Stay away from Brits. THis left-handed, upside-down fork methodology is standard practice there; quite proper, I might add. Another thing I had to unlearn from my own mum.
 
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Evo said:
I've tried Smurf, but then they complain about me only bathing once a year and it gets ugly. :frown:
Are you sure you got the story right? That you dumped them?
 
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juvenal said:
Smurf - good point. I thought that women often look at men, especially marriage-worthy ones, as "projects".
A lot of guys get insulted about that, I don't know why. It's always seemed better to me than if you just go from guy to guy thinking 'It's ok, one day I'll find a guy who's perfect'. That's just dillusional, I don't want a woman who's dillusional.

Besides, if a girl can make me a better person, what's the harm?
 
Trust me, the "fork test" works. The men that pass it have always been absolutely wonderful.

Hmm are we implying about me here? I have to give all the credit to my mom though. :smile:
 
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Chi Meson said:
Stay away from Brits. THis left-handed, upside-down fork methodology is standard practice there; quite proper, I might add. Another thing I had to unlearn from my own mum.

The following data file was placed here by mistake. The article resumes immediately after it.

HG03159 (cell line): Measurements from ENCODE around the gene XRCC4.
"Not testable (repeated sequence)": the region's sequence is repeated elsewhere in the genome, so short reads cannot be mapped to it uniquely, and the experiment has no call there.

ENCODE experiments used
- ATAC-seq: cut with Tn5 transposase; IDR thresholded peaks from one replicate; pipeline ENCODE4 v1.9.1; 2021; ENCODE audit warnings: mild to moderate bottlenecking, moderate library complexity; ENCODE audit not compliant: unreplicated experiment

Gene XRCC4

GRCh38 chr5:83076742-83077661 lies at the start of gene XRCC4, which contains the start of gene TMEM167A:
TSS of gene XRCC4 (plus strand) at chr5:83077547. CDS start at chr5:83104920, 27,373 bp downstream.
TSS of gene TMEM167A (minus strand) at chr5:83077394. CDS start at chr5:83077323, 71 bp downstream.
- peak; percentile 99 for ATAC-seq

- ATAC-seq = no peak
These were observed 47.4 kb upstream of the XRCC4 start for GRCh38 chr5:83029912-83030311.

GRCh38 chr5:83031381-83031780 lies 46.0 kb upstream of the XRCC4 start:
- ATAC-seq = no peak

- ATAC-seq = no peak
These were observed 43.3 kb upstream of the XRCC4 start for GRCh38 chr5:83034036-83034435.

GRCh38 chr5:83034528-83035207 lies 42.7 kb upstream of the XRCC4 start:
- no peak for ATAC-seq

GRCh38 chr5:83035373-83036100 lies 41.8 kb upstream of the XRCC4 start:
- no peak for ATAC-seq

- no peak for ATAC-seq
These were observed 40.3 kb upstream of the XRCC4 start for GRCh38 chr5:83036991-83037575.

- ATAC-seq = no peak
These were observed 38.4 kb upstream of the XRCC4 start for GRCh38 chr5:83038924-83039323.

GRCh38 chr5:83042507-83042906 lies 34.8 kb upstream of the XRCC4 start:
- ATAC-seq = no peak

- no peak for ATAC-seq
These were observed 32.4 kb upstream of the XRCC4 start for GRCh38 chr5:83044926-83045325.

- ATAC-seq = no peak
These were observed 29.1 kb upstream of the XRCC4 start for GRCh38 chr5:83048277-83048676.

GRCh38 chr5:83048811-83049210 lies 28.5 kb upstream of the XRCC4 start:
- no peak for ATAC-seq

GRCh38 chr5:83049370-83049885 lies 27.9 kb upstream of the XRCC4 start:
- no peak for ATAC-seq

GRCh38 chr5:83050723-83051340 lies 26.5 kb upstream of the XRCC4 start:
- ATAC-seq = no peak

I never really understood the left-handed, upside-down fork thing that Evo was mentioning. Mostly becuase I have never noticed it myself, or wasn't paying attention to everyone else's fork habits.

The upside-down thing is a little odd to me. I don't see any potential advantages to having it upside-down. Why is it done?
 

Evo

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motai said:
I never really understood the left-handed, upside-down fork thing that Evo was mentioning. Mostly becuase I have never noticed it myself, or wasn't paying attention to everyone else's fork habits.

The upside-down thing is a little odd to me. I don't see any potential advantages to having it upside-down. Why is it done?
I take it you are a right handed, right side up fork person?

If so, I rest my case. :smile:
 

Evo

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gravenewworld said:
Hmm are we implying about me here? I have to give all the credit to my mom though. :smile:
You pass the "fork test". :approve: It is all passed down through our moms, isn't it? I learned from my mom, and passed it down to my girls. But the thing is...IT WORKS!
 

Tom Mattson

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Evo said:
Trust me, the "fork test" works. The men that pass it have always been absolutely wonderful.
Mmm-hmmm. And your current man, he has passed "The Fork Test"? :tongue:
 

Mk

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juvenal said: